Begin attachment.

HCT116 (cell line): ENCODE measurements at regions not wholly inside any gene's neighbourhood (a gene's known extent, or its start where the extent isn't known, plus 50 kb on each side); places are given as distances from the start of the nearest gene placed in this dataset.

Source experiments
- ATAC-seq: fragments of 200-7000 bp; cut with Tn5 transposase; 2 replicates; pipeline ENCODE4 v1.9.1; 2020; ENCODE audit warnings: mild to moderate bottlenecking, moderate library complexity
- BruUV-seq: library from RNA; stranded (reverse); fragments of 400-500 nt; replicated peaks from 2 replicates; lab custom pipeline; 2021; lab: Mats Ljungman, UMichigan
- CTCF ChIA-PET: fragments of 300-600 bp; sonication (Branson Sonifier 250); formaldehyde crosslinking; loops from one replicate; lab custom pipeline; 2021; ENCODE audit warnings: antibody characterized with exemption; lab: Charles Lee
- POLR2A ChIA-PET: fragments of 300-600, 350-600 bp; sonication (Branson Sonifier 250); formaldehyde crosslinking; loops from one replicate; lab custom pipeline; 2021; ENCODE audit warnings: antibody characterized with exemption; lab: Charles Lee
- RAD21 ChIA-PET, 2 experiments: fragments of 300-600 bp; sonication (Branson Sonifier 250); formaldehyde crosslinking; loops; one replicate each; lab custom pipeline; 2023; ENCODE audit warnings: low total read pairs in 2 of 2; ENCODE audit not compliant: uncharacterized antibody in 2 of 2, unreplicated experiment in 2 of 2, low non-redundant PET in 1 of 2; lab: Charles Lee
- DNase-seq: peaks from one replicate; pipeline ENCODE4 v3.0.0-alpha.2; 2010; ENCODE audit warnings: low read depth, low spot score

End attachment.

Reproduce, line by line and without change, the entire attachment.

HCT116 (cell line): ENCODE measurements at regions not wholly inside any gene's neighbourhood (a gene's known extent, or its start where the extent isn't known, plus 50 kb on each side); places are given as distances from the start of the nearest gene placed in this dataset.

Source experiments
- ATAC-seq: fragments of 200-7000 bp; cut with Tn5 transposase; 2 replicates; pipeline ENCODE4 v1.9.1; 2020; ENCODE audit warnings: mild to moderate bottlenecking, moderate library complexity
- BruUV-seq: library from RNA; stranded (reverse); fragments of 400-500 nt; replicated peaks from 2 replicates; lab custom pipeline; 2021; lab: Mats Ljungman, UMichigan
- CTCF ChIA-PET: fragments of 300-600 bp; sonication (Branson Sonifier 250); formaldehyde crosslinking; loops from one replicate; lab custom pipeline; 2021; ENCODE audit warnings: antibody characterized with exemption; lab: Charles Lee
- POLR2A ChIA-PET: fragments of 300-600, 350-600 bp; sonication (Branson Sonifier 250); formaldehyde crosslinking; loops from one replicate; lab custom pipeline; 2021; ENCODE audit warnings: antibody characterized with exemption; lab: Charles Lee
- RAD21 ChIA-PET, 2 experiments: fragments of 300-600 bp; sonication (Branson Sonifier 250); formaldehyde crosslinking; loops; one replicate each; lab custom pipeline; 2023; ENCODE audit warnings: low total read pairs in 2 of 2; ENCODE audit not compliant: uncharacterized antibody in 2 of 2, unreplicated experiment in 2 of 2, low non-redundant PET in 1 of 2; lab: Charles Lee
- DNase-seq: peaks from one replicate; pipeline ENCODE4 v3.0.0-alpha.2; 2010; ENCODE audit warnings: low read depth, low spot score